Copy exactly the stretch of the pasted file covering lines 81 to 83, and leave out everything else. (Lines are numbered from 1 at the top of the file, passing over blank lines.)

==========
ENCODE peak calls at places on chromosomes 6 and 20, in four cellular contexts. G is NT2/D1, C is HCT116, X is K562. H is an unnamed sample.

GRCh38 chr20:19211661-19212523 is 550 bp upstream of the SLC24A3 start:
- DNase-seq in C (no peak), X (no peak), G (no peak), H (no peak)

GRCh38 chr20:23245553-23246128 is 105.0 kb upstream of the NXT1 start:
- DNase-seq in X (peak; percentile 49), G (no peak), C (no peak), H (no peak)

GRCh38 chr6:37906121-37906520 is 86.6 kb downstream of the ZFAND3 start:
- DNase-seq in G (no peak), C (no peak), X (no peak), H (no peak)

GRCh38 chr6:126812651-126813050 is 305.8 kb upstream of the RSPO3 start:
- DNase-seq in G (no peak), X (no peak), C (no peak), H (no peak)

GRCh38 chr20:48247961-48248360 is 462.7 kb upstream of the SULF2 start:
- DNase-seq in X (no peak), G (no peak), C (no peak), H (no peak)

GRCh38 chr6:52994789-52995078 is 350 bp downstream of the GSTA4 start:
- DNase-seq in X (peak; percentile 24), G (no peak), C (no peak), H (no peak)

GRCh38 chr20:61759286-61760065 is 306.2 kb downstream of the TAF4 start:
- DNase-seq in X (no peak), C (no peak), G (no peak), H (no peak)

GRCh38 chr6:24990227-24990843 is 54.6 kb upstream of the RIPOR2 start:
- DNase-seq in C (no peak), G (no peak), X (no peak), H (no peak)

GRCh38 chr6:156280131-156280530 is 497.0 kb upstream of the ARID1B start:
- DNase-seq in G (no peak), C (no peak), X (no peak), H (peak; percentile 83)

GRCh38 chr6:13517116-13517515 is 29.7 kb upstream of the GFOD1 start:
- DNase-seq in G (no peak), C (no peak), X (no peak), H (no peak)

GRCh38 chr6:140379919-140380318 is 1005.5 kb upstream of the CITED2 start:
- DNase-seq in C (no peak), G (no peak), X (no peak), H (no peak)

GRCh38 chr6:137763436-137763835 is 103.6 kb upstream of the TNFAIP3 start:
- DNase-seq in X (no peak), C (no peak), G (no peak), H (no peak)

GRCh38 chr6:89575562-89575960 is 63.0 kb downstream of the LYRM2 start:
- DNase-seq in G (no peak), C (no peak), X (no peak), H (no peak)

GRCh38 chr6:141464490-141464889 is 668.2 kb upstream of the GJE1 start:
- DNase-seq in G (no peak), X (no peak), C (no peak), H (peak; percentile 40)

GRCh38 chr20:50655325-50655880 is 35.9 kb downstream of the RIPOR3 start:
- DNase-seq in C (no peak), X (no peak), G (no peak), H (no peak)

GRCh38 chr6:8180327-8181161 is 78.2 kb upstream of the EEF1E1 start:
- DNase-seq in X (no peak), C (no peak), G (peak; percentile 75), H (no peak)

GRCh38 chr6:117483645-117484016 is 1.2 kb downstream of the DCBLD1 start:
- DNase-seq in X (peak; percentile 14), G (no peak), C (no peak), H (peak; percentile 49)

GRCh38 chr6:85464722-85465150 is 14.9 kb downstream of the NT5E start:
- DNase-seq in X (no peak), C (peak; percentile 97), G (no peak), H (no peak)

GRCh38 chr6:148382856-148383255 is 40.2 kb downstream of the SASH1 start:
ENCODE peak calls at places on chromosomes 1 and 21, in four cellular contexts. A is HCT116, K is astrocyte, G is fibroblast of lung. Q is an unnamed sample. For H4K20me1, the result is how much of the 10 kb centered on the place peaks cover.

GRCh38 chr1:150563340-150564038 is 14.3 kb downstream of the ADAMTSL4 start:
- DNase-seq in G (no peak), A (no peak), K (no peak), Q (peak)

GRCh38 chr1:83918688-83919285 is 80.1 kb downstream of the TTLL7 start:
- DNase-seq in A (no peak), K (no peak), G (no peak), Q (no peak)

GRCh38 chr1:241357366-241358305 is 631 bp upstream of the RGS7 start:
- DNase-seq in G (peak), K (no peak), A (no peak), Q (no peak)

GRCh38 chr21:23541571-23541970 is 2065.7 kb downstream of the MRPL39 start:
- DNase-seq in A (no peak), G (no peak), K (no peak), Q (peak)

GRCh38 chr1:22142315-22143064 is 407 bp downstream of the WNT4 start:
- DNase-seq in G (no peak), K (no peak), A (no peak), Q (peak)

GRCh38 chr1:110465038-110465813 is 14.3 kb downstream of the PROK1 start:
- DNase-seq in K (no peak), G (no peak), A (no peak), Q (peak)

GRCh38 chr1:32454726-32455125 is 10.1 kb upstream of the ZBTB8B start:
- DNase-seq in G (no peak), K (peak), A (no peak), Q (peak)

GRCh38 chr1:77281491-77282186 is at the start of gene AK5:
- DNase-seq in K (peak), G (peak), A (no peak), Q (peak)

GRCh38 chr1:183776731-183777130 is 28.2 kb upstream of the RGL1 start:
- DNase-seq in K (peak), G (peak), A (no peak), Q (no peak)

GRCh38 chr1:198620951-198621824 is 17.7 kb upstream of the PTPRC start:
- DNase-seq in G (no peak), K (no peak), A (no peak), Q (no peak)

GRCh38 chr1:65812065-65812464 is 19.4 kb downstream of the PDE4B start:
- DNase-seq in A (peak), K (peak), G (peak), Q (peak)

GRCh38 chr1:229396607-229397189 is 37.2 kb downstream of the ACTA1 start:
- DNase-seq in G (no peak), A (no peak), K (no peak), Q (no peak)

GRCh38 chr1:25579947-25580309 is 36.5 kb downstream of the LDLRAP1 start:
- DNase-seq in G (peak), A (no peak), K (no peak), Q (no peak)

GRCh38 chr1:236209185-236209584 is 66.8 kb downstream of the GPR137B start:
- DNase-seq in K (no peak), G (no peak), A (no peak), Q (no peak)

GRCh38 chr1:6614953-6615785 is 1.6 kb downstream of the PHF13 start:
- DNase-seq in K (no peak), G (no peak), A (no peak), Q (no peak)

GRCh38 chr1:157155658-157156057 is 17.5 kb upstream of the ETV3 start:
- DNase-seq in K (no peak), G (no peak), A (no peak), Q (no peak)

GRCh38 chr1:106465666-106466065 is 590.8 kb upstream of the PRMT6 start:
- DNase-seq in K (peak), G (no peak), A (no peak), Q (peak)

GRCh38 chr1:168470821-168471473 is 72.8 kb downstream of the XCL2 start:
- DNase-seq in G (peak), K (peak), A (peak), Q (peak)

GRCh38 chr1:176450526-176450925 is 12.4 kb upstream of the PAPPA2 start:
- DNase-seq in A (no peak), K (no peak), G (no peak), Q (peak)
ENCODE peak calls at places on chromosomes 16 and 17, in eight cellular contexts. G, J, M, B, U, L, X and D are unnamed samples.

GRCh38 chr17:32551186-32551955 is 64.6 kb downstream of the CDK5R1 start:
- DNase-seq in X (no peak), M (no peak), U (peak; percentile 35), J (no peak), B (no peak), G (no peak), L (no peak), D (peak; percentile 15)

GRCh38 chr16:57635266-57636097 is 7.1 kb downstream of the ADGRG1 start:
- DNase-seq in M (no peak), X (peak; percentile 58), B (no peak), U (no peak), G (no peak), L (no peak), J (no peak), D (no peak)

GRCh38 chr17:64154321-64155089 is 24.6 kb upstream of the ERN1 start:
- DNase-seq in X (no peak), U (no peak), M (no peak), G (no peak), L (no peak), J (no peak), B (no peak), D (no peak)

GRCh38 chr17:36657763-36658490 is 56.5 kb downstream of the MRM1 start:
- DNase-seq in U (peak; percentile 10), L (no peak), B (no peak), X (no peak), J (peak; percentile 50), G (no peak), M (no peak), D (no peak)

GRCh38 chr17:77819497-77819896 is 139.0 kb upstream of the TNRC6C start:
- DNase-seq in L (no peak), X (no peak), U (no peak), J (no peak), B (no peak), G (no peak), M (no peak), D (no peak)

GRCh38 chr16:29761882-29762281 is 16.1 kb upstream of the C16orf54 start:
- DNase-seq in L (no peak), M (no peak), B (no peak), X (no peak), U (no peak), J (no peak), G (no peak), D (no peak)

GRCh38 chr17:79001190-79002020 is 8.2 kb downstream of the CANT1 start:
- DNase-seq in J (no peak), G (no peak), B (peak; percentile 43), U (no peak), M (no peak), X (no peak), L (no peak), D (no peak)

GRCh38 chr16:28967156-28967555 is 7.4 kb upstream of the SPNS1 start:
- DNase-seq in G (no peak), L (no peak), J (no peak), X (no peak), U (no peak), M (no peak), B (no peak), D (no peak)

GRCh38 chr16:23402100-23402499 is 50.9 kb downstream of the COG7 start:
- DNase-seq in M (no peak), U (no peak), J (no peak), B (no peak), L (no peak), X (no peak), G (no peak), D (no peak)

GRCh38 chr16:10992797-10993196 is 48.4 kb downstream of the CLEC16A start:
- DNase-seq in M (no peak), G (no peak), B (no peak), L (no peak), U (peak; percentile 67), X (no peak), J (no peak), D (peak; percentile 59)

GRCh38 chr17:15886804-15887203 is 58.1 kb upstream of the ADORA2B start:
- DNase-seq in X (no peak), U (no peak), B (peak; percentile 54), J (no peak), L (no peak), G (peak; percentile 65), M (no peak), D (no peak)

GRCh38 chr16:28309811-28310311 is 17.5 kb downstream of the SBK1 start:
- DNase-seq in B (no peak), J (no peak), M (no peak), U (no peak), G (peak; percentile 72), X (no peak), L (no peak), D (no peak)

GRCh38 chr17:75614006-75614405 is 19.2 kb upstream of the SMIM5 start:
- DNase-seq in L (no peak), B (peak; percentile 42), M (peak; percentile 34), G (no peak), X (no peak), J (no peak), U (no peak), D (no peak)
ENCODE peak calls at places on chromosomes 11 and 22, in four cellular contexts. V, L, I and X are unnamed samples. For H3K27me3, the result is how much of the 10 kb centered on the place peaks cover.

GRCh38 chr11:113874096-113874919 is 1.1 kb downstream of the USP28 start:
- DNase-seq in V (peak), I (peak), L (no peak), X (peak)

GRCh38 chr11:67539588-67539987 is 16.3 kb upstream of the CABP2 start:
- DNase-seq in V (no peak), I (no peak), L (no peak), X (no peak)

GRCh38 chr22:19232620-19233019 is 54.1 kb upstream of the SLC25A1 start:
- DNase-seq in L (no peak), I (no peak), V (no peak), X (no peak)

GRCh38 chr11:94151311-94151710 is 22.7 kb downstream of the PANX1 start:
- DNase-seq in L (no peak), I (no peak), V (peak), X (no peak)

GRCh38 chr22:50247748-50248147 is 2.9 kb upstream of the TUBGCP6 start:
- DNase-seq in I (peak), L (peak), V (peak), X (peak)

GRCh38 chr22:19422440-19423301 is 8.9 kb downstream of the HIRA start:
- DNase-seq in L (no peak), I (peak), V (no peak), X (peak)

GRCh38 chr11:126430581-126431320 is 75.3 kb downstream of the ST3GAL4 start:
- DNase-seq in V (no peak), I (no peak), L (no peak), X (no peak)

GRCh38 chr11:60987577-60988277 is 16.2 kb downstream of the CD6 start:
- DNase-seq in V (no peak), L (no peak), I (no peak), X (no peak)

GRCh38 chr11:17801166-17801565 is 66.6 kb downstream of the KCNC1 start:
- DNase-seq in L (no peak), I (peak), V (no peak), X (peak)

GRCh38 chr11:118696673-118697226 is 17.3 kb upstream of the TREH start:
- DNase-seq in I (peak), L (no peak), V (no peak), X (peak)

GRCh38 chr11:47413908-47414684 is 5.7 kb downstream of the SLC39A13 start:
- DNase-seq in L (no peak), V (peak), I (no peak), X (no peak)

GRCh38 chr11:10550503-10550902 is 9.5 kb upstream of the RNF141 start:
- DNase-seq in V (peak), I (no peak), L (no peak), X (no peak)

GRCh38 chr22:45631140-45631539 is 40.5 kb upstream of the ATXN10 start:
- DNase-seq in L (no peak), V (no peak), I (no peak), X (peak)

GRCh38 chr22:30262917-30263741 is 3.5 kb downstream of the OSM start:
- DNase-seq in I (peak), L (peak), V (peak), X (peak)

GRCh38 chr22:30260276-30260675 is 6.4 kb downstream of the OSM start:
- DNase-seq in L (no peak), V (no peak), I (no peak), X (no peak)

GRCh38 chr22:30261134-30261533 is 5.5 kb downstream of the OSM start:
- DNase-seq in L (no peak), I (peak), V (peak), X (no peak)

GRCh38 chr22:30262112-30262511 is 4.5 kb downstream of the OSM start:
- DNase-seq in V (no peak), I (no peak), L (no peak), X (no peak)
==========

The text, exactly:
GRCh38 chr16:57635266-57636097 is 7.1 kb downstream of the ADGRG1 start:
- DNase-seq in M (no peak), X (peak; percentile 58), B (no peak), U (no peak), G (no peak), L (no peak), J (no peak), D (no peak)

GRCh38 chr17:64154321-64155089 is 24.6 kb upstream of the ERN1 start: